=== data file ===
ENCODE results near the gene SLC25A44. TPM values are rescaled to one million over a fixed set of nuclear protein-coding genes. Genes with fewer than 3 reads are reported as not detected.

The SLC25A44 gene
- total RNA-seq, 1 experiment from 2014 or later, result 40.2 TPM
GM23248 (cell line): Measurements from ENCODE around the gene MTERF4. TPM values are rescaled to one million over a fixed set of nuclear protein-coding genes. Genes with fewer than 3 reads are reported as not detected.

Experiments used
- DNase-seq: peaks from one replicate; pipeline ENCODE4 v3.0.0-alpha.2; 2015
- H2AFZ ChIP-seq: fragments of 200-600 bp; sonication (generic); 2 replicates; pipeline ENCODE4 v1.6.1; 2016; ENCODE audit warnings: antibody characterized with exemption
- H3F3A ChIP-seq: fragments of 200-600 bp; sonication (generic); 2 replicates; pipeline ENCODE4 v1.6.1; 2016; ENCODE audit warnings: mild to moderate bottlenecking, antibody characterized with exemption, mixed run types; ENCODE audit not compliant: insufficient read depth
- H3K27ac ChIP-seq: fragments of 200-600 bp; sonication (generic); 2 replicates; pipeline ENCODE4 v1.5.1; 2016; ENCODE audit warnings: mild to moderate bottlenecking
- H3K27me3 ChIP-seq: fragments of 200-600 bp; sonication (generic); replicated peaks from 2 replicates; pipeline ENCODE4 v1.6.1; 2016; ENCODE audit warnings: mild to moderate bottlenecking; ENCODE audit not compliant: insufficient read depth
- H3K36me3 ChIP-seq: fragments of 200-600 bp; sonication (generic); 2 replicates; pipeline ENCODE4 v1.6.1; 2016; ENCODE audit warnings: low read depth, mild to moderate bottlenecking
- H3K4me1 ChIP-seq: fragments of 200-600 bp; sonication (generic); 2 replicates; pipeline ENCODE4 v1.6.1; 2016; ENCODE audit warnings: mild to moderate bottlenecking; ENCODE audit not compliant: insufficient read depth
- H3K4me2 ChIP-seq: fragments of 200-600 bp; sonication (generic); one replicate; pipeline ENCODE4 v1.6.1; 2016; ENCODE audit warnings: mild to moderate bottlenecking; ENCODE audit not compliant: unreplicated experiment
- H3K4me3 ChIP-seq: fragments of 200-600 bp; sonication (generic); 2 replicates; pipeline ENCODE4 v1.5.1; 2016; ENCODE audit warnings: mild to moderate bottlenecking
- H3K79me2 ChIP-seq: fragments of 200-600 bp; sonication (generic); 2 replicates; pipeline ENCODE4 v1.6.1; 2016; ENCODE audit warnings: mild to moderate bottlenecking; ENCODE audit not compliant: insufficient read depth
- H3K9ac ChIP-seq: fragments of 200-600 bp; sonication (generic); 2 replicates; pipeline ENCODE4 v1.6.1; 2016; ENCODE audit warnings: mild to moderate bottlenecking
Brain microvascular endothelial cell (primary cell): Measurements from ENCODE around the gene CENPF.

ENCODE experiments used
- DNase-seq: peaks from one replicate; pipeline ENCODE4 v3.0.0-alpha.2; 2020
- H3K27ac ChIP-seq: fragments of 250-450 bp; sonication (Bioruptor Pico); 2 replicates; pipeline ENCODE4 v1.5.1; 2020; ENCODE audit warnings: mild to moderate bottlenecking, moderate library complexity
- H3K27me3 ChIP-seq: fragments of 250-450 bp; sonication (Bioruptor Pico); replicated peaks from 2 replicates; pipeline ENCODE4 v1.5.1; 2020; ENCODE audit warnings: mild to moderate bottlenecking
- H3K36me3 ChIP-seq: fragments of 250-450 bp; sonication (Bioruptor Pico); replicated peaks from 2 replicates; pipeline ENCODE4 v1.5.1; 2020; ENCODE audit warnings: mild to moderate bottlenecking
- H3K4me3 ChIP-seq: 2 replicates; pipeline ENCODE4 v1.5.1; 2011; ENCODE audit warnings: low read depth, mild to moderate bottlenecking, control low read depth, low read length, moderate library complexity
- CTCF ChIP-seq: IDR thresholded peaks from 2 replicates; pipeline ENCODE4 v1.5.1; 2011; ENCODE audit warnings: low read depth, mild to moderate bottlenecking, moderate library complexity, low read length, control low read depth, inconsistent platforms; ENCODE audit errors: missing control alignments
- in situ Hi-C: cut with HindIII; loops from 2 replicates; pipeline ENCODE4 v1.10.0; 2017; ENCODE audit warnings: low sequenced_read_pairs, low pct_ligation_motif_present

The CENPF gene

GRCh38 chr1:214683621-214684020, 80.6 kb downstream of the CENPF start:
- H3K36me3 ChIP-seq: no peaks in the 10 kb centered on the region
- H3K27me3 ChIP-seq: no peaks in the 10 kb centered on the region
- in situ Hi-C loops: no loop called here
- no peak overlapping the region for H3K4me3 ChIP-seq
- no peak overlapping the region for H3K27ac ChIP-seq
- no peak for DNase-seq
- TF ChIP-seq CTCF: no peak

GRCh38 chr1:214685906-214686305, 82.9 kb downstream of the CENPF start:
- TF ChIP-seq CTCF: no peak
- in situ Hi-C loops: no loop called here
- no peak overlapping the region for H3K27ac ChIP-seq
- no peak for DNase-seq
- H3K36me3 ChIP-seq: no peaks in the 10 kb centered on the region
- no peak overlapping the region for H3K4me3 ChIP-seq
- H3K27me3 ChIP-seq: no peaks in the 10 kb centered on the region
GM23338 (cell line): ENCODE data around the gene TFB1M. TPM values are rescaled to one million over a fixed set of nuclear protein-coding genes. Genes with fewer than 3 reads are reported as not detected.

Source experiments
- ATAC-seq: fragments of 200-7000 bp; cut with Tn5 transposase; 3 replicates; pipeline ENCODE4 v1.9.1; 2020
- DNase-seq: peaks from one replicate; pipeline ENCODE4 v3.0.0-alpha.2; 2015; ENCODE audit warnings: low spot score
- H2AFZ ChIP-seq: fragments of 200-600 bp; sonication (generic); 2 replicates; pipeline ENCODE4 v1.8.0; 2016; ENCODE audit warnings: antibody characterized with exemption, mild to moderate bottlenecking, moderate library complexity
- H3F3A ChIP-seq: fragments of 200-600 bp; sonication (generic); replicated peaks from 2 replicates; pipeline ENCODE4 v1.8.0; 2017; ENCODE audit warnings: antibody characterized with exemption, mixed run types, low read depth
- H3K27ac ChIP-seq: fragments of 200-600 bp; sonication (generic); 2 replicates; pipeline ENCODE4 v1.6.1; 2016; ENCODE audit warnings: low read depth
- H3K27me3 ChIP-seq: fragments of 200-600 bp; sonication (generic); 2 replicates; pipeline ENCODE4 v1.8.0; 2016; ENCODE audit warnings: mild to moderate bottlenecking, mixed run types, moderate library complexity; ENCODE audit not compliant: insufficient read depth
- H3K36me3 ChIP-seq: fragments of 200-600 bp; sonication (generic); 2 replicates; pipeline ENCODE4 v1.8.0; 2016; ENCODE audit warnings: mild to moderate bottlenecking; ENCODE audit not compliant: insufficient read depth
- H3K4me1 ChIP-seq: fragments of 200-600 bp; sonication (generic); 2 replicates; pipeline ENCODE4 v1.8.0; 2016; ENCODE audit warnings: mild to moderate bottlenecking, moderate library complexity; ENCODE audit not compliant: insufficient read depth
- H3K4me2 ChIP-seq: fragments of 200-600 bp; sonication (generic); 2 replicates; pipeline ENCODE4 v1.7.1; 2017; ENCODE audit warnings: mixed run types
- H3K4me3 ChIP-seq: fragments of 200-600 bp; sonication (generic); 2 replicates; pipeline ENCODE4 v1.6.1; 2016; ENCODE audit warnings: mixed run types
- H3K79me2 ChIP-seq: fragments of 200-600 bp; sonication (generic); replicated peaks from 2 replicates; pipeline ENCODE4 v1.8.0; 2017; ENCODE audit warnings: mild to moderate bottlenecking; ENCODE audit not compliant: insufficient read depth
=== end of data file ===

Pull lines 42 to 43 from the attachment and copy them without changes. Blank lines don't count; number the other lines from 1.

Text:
- H3K27me3 ChIP-seq: no peaks in the 10 kb centered on the region
GM23338 (cell line): ENCODE data around the gene TFB1M. TPM values are rescaled to one million over a fixed set of nuclear protein-coding genes. Genes with fewer than 3 reads are reported as not detected.